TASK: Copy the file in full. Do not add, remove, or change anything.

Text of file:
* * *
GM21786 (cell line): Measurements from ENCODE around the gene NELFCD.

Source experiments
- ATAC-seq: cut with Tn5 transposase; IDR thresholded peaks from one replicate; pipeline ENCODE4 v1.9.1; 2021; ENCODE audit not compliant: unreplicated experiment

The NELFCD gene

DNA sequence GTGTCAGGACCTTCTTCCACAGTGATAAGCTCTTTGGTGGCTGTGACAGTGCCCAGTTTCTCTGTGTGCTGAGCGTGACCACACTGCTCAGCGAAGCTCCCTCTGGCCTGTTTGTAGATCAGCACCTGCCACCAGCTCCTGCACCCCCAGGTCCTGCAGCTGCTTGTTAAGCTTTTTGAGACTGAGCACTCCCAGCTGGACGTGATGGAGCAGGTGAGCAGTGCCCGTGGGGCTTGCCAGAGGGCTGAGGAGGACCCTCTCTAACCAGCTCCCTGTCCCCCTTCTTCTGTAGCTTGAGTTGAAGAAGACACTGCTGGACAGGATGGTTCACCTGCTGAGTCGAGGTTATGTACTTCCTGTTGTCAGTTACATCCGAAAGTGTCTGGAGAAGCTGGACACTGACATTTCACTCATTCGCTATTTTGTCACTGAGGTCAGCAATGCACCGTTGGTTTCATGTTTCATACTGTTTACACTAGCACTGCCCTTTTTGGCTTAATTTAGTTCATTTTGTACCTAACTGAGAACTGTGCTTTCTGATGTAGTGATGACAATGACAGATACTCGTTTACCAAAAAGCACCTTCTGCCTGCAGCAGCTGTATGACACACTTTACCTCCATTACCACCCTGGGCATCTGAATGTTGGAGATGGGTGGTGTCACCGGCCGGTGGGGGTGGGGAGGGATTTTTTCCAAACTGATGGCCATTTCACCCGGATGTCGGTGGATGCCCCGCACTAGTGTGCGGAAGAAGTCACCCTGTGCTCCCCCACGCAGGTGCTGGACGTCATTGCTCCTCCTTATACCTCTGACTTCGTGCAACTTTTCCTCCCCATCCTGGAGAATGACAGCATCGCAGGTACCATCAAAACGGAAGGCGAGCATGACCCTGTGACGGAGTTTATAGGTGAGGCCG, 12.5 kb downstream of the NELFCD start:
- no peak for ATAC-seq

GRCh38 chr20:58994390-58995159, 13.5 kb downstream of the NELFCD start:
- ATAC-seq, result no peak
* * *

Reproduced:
GM21786 (cell line): Measurements from ENCODE around the gene NELFCD.

Source experiments
- ATAC-seq: cut with Tn5 transposase; IDR thresholded peaks from one replicate; pipeline ENCODE4 v1.9.1; 2021; ENCODE audit not compliant: unreplicated experiment

The NELFCD gene

DNA sequence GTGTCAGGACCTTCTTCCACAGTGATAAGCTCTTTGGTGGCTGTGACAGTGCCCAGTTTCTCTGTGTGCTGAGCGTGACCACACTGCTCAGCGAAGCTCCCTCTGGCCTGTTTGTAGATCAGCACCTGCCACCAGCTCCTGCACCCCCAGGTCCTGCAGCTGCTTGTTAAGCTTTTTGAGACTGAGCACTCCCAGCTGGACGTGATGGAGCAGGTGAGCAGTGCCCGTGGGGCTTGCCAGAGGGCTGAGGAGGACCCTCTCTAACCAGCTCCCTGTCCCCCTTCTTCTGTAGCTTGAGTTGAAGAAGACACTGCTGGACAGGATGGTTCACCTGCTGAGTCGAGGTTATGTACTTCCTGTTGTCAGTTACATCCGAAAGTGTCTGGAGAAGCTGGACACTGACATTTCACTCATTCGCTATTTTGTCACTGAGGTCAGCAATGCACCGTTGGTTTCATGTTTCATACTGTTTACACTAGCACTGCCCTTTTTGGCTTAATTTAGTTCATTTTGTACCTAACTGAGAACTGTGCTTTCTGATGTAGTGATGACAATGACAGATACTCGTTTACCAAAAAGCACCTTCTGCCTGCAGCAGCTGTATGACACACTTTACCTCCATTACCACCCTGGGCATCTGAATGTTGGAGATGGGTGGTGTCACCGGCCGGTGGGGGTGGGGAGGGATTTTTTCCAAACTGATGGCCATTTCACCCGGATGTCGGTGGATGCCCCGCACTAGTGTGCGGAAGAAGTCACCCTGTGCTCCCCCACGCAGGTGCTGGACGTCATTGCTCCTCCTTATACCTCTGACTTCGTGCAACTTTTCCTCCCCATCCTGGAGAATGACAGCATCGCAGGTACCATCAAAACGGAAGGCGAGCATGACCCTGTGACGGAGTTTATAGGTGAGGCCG, 12.5 kb downstream of the NELFCD start:
- no peak for ATAC-seq

GRCh38 chr20:58994390-58995159, 13.5 kb downstream of the NELFCD start:
- ATAC-seq, result no peak